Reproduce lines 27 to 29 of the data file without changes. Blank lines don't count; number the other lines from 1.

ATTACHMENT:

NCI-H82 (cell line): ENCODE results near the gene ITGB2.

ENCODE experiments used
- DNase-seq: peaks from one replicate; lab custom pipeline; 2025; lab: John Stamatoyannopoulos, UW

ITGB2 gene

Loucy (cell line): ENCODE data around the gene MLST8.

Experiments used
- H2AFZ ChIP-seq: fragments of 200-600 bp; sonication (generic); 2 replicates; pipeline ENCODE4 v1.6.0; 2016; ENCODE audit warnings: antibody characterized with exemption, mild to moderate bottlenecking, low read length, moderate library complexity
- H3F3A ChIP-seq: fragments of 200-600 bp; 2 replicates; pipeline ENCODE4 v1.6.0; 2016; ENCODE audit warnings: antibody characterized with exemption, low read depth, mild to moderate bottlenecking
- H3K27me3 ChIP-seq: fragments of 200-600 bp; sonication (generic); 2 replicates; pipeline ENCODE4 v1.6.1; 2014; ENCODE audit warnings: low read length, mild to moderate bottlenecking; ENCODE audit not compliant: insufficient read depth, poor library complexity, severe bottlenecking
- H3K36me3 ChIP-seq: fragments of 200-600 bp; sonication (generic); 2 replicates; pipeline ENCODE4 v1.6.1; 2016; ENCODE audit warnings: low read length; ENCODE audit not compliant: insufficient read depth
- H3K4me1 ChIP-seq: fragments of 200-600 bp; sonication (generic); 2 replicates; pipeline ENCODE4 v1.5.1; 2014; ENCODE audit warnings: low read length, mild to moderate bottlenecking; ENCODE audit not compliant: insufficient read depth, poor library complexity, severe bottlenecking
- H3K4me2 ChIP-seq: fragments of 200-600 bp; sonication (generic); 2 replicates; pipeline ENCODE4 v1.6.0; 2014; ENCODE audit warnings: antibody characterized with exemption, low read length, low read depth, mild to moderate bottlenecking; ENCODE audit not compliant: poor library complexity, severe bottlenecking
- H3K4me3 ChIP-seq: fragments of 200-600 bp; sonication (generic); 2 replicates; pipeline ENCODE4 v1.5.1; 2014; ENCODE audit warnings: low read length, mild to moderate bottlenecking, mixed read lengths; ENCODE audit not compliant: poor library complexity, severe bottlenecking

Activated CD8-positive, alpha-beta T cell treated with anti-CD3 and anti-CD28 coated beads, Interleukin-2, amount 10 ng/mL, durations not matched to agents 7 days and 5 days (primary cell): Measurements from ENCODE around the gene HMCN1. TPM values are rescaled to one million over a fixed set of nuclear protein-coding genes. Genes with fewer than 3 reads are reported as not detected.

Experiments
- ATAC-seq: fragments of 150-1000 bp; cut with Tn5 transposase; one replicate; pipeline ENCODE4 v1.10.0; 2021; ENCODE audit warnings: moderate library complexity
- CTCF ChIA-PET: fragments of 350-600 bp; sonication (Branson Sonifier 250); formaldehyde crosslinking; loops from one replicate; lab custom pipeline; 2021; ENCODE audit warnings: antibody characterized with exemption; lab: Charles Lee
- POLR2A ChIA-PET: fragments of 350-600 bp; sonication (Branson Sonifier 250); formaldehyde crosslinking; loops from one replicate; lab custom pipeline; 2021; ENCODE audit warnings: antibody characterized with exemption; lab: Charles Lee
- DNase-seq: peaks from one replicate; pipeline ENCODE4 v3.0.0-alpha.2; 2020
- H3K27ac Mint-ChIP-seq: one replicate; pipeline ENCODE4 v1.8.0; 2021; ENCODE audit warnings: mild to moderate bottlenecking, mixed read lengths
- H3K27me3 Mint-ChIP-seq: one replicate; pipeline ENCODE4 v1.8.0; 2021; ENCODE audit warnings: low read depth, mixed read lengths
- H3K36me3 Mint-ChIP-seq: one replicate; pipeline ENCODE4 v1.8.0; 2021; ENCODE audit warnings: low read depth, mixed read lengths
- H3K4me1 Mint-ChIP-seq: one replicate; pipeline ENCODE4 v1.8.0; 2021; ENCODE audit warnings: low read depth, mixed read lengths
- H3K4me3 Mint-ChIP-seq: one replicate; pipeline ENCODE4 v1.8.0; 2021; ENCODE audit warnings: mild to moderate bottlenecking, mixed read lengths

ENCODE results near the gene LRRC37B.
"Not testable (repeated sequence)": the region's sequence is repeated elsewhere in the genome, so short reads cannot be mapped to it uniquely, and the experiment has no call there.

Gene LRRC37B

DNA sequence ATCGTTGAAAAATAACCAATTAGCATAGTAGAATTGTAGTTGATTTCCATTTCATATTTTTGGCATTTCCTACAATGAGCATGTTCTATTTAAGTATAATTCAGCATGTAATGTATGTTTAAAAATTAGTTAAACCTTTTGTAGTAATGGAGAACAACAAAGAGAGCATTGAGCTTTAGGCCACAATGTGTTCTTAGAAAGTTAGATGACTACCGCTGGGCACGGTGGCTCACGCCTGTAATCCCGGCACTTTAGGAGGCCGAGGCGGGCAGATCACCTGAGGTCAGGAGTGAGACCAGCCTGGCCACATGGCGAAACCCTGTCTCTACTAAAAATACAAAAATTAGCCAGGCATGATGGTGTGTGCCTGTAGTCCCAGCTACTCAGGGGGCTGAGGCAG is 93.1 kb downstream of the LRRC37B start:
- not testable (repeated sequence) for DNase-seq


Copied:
Gene LRRC37B

DNA sequence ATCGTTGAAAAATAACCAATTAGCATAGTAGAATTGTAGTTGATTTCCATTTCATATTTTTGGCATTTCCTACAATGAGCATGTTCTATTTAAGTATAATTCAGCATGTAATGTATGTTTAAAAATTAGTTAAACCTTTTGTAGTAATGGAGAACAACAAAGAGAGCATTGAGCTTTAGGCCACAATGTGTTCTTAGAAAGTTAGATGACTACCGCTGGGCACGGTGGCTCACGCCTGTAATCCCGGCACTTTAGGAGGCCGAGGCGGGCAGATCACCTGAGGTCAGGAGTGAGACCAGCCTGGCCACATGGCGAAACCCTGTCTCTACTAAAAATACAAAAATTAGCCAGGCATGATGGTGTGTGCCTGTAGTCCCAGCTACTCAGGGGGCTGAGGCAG is 93.1 kb downstream of the LRRC37B start:
- not testable (repeated sequence) for DNase-seq